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Evan (Michael Cera) and Seth (Jonah Hill) are about to graduate and go their different ways at separate colleges. They may be best friends, but they are as different as chalk and cheese. Evan is thin and tall, sweet and smart; Seth is overweight, foul-mouthed and obsessed with sex. When they are asked to a party, and to bring the alcohol as well, they ask nerdy student Fogell (Christopher Mintz-Plasse) to use his forged ID card at the local liquor store. But things go horribly wrong when Fogell inadvertently becomes the chief witness in a robbery and is befriended by Officers Slater (Bill Hader) and Michaels (Seth Rogen).

Review by Louise Keller:
Every teenage boy's fantasy is covered in this critic proof imbecile comedy that is crammed with gross-out humour, foul language and superbad taste. The fact that writers Seth Rogan and Evan Goldberg have created their two nerdy lead characters in their own image (by calling them Seth and Evan), alerts us that much of the mindset belongs to their own fantasies. Superbad is like a 113 minute wet dream. Apart from perpetual sketches of penises, firm breasts and uncontrollable male urges, there are irresponsible cops (Seth Rogan plays one of them) who delight in drinking on the job, dousing their car with alcohol and shooting at it after setting it alight. Whether or not this sends desirable signals to youngsters is debatable.

Superbad is like a downmarket, vulgar version of American Pie. It was eight years ago (in 1999) that the first American Pie movie was released, and it is not surprising that the tenor of the new gross-out teen movies in which virginity is something to be trashed before college, is presented in a more blatant and upfront manner. If the mostly young male audience at my screening is any guide, this is a hysterically funny experience. Admittedly, it did not hit the mark where I was concerned, but I am not the target audience. Nevertheless, I question the validity of explicit language in search of a reaction and I wonder whether excessive alcohol, drug use and juvenile behaviour is especially funny. What does work - and what is well done - is the portrayal of the friendship between fatty foul-mouthed Seth (Jonah Hill) and dorky, super-polite Evan (Michael Cera), who are about to be separated when they go to their respective colleges. Christopher Mintz-Plasse in his screen debut as super-nerd Fogell makes an entertaining wild card, whose unexpected collusion with the two cops, is a total surprise.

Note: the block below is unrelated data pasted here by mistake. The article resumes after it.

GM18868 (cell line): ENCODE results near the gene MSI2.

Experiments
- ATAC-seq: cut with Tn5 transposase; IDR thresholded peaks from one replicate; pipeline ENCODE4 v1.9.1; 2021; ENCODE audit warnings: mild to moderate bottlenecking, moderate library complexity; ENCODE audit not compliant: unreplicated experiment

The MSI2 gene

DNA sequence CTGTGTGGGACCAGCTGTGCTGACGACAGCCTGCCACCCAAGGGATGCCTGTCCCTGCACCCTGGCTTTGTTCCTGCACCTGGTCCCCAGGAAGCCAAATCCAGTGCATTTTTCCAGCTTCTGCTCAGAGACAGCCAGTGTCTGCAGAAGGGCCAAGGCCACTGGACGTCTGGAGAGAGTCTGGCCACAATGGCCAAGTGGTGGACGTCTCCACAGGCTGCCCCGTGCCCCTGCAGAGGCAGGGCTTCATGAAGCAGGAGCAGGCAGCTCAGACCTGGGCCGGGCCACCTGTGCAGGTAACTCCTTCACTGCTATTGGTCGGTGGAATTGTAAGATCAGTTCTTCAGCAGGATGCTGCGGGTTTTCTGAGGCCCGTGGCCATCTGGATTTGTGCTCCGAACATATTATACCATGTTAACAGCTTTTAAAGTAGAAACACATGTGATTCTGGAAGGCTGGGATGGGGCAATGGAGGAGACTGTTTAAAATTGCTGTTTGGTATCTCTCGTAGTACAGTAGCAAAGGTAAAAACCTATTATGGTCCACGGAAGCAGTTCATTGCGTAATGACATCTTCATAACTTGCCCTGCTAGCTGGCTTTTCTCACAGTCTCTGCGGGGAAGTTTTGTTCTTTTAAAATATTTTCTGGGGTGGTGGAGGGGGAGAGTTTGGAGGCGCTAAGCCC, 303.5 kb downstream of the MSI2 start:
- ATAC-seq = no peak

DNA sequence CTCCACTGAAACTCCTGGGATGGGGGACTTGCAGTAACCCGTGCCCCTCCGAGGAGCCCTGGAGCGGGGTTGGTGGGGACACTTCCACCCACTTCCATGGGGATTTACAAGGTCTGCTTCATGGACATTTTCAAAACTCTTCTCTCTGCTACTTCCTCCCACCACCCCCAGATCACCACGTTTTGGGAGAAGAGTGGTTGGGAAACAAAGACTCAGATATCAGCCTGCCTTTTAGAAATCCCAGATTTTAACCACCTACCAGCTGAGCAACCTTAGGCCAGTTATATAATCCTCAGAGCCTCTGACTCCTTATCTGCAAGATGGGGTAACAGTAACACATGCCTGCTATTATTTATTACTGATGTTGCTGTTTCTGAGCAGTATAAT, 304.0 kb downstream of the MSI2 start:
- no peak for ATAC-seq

It could well start with the question: 'Did you hear about what happened on the way to the party?' There's the impossible dream to acquire enough alcohol for the party (for the under-aged), coupled with the misadventures of the two cops. By the time the boys get to the party, the girls are ripe for the picking, but nothing goes according to plan and there's a black eye and a sore head as a result. Ultimately, Superbad is a story about friendship and those nebulous, gauche years when boys will be boys, as they tread the tight rope to adulthood without a net. Enjoy it with a mate.

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(US, 2007)

CAST: Jonah Hill, Michael Cera, Christopher Mintz-Plasse, Bill Hader, Seth Rogen

PRODUCER: Judd Apatow, Shauna Robertson

DIRECTOR: Greg Mottola

SCRIPT: Seth Rogen, Evan Goldberg


EDITOR: William Kerr

MUSIC: Lyle Workman


RUNNING TIME: 113 minutes


AUSTRALIAN RELEASE: September 20, 2007

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